Today is my 60th birthday.
Today is the day the curtain rises on Act III of my life.
Act II ended when I turned in the keys to my philosophy department office at the University of Colorado on the final day of May and ended my 22-year tenure as a professor there. This summer has been one long sweet intermission leading up to this milestone birthday and to this coming Monday, when classes begin again at CU and I won't be there. And now Act III begins, the best act of all.
I started a new little Act III notebook to write my goals for Act III and little bits of wisdom to guide me along the way. Much of the wisdom came to me via my sister, Cheryl, who posts a wonderful quote every day on Facebook from some famous person in honor of his or her birthday. Of late, so many of them have been perfect nuggets of Act III wisdom.
"All we have to decide is what to do with the time that is give us." Tolkien
"Write it on your heart that every day is the best day of the year." Emerson
"Look closely at the present you are constructing. It should look like the future you are dreaming." Alice Walker
And this one I clipped from the most recent issue of the Oprah magazine:
"On the day I die, will I be glad I did the thing I'm doing now?"
The theme for Act III is the awareness of mortality and how it increases the preciousness of each moment and gives a new urgency to the question of how we spend our days. I no longer have any time to squander.
Now, it's important to be clear on what counts as "squandering." An afternoon spent reading in a hammock is not a wasted afternoon. An evening spent walking with a friend or a dog is not a wasted evening. A morning spent gazing out at the mountains is not a wasted morning. At the end of my life, I'll be glad I did all those things. My four pillars have always been the same, the four things that make every day a joyous one for me: writing, reading, walking, friends. Those will be what structure my third act as well.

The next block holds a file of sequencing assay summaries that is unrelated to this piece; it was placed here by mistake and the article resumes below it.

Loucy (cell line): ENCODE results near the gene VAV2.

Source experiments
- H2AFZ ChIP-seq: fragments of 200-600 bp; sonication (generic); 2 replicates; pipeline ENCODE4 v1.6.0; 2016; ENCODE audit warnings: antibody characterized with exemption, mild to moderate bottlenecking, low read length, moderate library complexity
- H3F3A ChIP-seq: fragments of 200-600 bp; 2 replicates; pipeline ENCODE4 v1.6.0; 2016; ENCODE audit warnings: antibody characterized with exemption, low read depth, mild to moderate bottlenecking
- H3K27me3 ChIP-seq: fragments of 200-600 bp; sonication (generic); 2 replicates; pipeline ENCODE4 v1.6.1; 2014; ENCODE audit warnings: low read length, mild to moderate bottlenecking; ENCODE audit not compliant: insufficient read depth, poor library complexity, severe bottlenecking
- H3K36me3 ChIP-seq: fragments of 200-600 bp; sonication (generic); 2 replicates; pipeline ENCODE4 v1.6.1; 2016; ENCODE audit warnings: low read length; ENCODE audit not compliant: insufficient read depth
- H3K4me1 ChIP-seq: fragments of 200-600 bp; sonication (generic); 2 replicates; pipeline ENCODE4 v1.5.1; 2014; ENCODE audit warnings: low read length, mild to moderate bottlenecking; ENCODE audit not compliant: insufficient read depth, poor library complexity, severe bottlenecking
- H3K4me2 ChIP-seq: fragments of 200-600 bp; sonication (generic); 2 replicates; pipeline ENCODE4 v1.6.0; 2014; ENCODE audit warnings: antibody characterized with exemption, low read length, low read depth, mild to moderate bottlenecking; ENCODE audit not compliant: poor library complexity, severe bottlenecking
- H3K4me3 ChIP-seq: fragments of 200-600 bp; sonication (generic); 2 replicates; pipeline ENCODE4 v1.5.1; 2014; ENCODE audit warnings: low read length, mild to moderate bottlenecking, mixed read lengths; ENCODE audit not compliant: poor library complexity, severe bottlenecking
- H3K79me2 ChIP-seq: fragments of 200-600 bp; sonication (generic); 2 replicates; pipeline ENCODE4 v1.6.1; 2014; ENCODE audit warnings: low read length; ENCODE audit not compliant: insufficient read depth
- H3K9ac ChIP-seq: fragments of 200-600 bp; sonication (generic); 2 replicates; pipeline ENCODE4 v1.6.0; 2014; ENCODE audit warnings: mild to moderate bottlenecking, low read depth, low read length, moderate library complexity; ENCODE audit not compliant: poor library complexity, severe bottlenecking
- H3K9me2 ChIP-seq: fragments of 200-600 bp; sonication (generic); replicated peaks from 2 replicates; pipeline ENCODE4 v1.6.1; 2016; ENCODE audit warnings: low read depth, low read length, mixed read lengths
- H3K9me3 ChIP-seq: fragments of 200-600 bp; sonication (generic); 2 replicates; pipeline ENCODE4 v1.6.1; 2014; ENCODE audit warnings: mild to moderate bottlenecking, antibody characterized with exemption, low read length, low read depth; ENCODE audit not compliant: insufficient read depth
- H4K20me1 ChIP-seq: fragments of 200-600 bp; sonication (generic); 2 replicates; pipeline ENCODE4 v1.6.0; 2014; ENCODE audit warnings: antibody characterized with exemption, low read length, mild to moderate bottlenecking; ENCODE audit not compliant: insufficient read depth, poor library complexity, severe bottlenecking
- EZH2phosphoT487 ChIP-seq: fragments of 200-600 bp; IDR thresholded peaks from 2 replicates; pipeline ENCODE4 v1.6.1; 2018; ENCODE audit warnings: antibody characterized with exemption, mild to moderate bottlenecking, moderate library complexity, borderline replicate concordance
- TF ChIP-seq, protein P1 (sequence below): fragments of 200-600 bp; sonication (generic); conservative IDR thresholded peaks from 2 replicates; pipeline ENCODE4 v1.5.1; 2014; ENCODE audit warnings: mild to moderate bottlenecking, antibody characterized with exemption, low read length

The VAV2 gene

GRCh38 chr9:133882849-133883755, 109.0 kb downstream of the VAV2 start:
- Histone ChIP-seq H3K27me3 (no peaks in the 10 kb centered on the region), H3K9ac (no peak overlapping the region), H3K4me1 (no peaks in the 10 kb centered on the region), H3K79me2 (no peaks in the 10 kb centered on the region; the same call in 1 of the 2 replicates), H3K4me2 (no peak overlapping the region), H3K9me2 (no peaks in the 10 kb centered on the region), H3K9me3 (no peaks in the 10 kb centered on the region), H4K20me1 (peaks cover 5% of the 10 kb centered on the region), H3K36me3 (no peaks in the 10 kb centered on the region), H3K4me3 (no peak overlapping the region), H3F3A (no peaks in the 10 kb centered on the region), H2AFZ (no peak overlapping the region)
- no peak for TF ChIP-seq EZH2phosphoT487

But Act III is also a last chance for even bigger adventures. If I'm going to live in a garret in Paris, or go on a walking tour of children's literature sites in England, or write the best book I've ever written, I'd better do it now.
Of course I know that Act III will also bring with it the challenges and undeniable losses that come with age. In case I had forgotten, I got a birthday email this morning from the Boulder Institute for Sports Medicine, where I had my broken foot treated this past spring, a seeming reminder that they're standing ready for my upcoming wrenched shoulders and fractured hips. Thanks for the nudge, Boulder Institute for Sports Medicine, to savor every single day that I can walk unaided, to savor every night that I can sleep without pain. And without challenges and losses, what would be the plot of Act III? Any writer knows that the ending is only sweeter for some struggles along the way.
At least that's what I'm telling myself on this beautiful morning of my 60th birthday, as I await with the excitement of a small child (and the hard-earned wisdom of a woman no longer young) for what the next thirty or forty years will bring.